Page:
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India Currents gave me a voice in days I was very lost. Having my articles selected for publishing was very validating – Shailaja Dixit, Executive Director, Narika, Fremont

On family trips to Chennai, India over the course of thirty-some years, one of the most annoying aspects of my packing ritual has been figuring out what clothes to bring to India. Even as an adult female, I run my clothing selections past my mother, who is old-school Indian, quick to veto certain items like tank tops, which would be commonplace at American schools and workplaces, as “too revealing.”


The purpose of dramatically curbing my clothing choices while in India was to cut down the leering that I’ve always seen as a mild form of sexual harassment that is pervasive in Chennai and common enough in America.

I followed my mother’s opinion about clothing to reduce the leers. How I dressed bolstered my feeling, and my mother’s, that I could make myself safer from the threat of sexual violence. I was a good girl and if the rest of the world knew that, nothing bad could happen to me.


Jyoti Singh Pandey and her male friend left a screening of the blockbuster Life Of Pi and boarded a charter bus in New Delhi that night. A gang of five men and a boy harassed Jyoti, asking her what she was doing out at nine at night. Both Jyoti and her friend were beaten with an iron bar and Jyoti was raped for forty-five minutes.

Jyoti, and her friend were “dumped naked” in the street. Jyoti’s friend carried her into the police vehicle himself because the New Delhi police claimed she was bleeding too much. At the hospital, they waited to be seen and Jyoti’s friend had to beg for clothes. Doctors discovered damage to Jyoti’s internal organs so savage her intestines had to be removed. She died sixteen days after the rape. Protests and rallies began and they continued daily for weeks. Police blasted protestors with water cannons and fire tear gas, but the people kept protesting.

Many Indian politicians responded callously, both to the crime and the subsequent protests. President Pranab Mukherjee’s son, Abhijeet Mukherjee called the brave women who had come out to protest in Delhi “highly dented-painted.” The rest of the world expressed shock and outrage.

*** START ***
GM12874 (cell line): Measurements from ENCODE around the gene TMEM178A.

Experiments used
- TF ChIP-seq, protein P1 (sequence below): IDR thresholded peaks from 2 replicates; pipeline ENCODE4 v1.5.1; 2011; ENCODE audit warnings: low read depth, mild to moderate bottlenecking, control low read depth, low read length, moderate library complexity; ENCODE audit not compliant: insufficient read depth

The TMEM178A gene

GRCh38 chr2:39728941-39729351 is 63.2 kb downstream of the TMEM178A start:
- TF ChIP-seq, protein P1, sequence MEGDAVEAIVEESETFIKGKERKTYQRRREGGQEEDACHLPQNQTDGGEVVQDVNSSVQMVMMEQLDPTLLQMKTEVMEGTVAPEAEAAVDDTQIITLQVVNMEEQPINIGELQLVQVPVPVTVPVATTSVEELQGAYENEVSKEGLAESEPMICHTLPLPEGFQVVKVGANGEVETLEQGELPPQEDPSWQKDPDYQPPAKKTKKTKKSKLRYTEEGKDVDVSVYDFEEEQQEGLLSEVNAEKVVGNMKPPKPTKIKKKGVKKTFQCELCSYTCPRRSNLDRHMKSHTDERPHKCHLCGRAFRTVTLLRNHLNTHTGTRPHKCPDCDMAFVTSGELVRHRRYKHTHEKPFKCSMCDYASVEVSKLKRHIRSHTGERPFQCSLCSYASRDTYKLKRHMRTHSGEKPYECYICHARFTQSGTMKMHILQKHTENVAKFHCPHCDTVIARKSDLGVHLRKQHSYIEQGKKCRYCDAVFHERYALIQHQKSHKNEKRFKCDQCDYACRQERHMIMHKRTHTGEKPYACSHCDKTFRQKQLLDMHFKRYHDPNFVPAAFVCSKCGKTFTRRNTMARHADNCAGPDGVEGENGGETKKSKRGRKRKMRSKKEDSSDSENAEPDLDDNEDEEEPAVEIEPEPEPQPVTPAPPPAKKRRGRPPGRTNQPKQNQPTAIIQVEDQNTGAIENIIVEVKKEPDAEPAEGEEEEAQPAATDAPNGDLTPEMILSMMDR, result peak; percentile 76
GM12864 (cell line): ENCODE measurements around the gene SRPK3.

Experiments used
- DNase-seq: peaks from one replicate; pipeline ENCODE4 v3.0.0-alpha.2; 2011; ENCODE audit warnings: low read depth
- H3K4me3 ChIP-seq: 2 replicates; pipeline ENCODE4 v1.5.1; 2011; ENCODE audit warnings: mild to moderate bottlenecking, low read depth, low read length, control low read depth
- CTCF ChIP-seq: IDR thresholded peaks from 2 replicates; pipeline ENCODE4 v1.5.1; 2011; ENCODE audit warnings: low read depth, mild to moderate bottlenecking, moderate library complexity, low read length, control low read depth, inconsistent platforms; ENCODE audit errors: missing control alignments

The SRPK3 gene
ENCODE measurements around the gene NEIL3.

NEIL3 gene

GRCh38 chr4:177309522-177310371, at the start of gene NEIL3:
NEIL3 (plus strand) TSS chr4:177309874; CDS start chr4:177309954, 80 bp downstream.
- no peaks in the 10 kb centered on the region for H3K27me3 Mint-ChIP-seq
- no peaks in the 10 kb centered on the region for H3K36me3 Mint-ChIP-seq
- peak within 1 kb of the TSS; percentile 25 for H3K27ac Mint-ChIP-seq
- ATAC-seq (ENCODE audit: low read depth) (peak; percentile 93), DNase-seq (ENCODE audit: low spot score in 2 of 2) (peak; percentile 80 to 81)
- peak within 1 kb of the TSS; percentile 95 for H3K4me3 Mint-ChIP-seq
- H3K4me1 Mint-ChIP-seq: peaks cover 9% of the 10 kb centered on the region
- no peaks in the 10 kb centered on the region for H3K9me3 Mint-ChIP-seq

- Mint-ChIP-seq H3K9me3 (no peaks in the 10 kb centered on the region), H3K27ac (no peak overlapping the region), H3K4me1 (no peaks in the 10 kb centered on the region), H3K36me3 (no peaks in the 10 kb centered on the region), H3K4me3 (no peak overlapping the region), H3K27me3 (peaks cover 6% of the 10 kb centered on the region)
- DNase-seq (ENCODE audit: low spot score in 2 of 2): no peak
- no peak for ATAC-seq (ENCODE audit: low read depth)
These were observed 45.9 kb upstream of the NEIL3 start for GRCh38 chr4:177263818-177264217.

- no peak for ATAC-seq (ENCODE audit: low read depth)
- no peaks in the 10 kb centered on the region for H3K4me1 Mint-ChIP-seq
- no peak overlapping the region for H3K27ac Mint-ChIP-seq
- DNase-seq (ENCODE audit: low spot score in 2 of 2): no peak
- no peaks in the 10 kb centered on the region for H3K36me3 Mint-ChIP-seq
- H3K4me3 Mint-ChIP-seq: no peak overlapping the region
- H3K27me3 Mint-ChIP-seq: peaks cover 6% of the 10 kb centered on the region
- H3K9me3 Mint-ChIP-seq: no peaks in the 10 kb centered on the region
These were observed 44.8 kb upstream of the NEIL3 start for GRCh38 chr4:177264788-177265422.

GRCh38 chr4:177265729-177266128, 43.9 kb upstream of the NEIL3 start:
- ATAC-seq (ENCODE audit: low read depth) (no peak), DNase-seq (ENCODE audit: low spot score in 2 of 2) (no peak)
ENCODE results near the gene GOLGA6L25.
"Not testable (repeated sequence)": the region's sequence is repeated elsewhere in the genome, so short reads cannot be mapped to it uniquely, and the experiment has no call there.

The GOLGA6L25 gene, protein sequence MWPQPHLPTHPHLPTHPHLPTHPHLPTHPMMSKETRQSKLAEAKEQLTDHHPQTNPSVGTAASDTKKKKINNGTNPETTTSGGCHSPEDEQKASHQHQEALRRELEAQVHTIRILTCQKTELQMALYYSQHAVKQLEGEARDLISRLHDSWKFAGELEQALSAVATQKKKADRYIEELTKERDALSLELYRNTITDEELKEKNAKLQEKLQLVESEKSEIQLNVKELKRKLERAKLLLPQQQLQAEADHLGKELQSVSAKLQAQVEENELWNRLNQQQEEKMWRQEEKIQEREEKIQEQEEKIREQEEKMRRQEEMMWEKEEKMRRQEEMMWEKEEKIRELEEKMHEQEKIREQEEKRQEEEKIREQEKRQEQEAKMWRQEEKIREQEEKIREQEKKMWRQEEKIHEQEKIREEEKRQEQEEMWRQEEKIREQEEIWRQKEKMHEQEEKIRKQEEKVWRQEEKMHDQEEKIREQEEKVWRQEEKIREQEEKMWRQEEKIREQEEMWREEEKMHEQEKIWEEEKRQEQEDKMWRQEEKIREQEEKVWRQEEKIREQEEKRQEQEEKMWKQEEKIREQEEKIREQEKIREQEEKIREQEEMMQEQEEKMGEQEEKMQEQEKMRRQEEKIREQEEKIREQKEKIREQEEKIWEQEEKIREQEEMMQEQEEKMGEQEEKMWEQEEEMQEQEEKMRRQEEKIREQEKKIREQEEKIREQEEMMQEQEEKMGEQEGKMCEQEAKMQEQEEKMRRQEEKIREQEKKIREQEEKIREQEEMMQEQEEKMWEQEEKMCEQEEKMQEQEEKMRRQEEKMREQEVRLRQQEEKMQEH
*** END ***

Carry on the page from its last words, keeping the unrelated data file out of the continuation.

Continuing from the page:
Why Did This Rape Get So Much Attention?

Fareed Zakaria, an Indian-American journalist born in Mumbai, has called the protests “India’s Arab Spring,” a claim that seems both catchy yet short on objectivity and real insight. These were unusually big protests, noteworthy for cutting across class and gender lines, but India has a history of protest. Zakaria did not respond to my request for a comment.

Why has this particular rape engendered such frenzy? According to Western media coverage, Jyoti’s rape happened because India is a “rape culture,” a culture in which rape and sexual violence are common, a patriarchal culture in which misogyny runs rampant. In this story, the victimized women in India have suddenly woken up to this fact. I don’t believe that this is a useful interpretation of what’s happened.

Jyoti’s rape has caught our attention because it was brutal. In its brutality, it is an exception, not a rule. Rape may be common in India, but rapes with this degree of savagery are not. We can all identify with Jyoti, a student coming home from a movie. Many of us can identify with a father who encourages his daughter’s ambition and spirit. What happened to her challenges the story that Indians have been able to tell themselves about rape.